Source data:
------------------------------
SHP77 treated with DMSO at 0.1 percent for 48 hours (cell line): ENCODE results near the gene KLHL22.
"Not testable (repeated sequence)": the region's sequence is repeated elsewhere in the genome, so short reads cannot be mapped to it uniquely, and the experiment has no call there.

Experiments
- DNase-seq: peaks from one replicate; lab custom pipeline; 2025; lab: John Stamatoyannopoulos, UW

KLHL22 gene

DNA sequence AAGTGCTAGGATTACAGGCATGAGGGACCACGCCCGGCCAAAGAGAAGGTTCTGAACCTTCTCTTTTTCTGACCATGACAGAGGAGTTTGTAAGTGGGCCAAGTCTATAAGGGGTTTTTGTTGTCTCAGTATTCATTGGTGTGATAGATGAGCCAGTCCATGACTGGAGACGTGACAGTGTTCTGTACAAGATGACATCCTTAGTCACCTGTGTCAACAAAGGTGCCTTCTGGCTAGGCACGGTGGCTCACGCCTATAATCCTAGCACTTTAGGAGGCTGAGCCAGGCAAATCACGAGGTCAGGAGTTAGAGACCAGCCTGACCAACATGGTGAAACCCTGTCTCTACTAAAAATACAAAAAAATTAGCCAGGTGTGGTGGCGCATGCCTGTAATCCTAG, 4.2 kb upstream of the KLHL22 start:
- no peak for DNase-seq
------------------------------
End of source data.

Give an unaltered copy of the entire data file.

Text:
SHP77 treated with DMSO at 0.1 percent for 48 hours (cell line): ENCODE results near the gene KLHL22.
"Not testable (repeated sequence)": the region's sequence is repeated elsewhere in the genome, so short reads cannot be mapped to it uniquely, and the experiment has no call there.

Experiments
- DNase-seq: peaks from one replicate; lab custom pipeline; 2025; lab: John Stamatoyannopoulos, UW

KLHL22 gene

DNA sequence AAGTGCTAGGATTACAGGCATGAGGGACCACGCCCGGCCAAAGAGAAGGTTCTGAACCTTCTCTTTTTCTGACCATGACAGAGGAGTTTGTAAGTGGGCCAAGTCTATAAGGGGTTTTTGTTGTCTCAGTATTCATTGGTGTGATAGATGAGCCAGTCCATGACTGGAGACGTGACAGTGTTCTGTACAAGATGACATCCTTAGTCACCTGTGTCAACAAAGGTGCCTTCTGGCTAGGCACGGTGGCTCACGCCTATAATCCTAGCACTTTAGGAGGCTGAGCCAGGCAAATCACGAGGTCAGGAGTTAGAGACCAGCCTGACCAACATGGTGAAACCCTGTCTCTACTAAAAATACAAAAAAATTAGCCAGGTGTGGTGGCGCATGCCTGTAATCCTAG, 4.2 kb upstream of the KLHL22 start:
- no peak for DNase-seq